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Tree breeding as a forest management supplement - economical, sociological, and ecological considerationsAuthor(s): Gordon White
Source: In: Joint Proceedings of the Tenth Lake States Forest Tree Improvement Conference and the Seventh Central States Forest Tree Improvement Conference; Gen. Tech. Rep. NC-3. St. Paul, MN: U.S. Department of Agriculture, Forest Service, North Central Forest Experiment Station. 21-25
Publication Series: General Technical Report (GTR)
Station: North Central Research Station
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DescriptionTo set the stage for my remarks, I would like to tell a story I recently heard. The top management of a large corporation has just ordered installed two IBM machines in the accounting department. Two middle-aged men - the office manager and his assistant - received the news with some misgivings. They felt that things were progressing well in their office; the accounting was being done adequately at an acceptable cost by a room full of attractive secretaries. As these men viewed the attractive labor force, the manager was overheard to remark to his assistant, "Do we really want to replace all this with a computer?"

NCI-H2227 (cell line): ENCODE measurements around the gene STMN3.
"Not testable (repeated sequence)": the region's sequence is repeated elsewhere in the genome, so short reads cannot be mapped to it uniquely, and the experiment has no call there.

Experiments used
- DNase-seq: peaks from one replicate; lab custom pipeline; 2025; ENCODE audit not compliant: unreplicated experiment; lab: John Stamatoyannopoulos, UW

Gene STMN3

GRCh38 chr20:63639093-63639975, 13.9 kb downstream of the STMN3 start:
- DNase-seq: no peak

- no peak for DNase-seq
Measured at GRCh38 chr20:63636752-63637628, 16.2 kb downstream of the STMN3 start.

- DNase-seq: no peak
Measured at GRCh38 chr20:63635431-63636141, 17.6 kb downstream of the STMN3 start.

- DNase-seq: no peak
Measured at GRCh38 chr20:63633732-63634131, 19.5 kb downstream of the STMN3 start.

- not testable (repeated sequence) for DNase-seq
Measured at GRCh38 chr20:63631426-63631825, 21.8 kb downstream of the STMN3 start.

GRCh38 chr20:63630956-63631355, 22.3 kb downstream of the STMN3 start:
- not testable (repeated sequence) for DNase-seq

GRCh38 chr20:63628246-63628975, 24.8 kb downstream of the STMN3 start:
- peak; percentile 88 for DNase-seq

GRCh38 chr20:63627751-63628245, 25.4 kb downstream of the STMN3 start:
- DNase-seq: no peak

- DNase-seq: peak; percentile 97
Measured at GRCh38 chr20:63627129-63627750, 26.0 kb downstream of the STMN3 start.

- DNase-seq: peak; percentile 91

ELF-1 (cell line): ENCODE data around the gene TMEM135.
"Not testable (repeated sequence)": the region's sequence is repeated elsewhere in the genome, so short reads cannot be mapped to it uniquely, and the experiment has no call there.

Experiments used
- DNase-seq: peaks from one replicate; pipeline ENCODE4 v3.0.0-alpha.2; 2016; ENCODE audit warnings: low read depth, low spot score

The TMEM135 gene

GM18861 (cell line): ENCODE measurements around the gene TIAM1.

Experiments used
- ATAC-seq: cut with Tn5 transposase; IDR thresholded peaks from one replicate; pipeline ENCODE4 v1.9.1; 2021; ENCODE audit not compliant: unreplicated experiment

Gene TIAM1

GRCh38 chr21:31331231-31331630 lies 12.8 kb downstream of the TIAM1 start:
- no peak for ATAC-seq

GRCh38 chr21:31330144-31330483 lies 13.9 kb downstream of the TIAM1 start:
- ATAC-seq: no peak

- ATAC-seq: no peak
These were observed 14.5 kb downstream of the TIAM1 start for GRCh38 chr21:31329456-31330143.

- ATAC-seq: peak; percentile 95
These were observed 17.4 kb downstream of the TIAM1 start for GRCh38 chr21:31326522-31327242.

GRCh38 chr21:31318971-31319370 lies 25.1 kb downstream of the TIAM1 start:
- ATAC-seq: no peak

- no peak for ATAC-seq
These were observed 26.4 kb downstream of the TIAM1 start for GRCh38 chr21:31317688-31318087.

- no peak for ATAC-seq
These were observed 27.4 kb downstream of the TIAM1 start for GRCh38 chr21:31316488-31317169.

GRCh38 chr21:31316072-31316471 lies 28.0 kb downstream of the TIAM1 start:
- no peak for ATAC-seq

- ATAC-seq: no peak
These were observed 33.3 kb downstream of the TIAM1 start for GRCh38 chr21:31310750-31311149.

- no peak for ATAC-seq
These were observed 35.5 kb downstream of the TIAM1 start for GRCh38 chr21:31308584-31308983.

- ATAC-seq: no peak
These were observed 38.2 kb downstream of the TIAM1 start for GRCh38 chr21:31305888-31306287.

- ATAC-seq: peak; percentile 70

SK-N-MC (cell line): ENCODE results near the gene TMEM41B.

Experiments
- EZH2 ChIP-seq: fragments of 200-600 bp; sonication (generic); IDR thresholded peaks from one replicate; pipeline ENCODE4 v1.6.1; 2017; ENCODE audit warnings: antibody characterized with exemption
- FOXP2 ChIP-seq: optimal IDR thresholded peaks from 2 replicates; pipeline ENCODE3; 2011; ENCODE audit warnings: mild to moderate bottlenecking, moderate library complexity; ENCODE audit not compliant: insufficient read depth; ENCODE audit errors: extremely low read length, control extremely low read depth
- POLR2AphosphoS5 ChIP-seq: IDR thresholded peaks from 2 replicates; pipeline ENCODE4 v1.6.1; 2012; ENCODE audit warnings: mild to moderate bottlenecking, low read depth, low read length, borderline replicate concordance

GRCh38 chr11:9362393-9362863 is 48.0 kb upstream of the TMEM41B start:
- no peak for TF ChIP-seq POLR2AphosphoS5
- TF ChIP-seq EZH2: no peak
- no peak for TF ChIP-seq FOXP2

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CitationWhite, Gordon. 1973. Tree breeding as a forest management supplement - economical, sociological, and ecological considerations. In: Joint Proceedings of the Tenth Lake States Forest Tree Improvement Conference and the Seventh Central States Forest Tree Improvement Conference; Gen. Tech. Rep. NC-3. St. Paul, MN: U.S. Department of Agriculture, Forest Service, North Central Forest Experiment Station. 21-25
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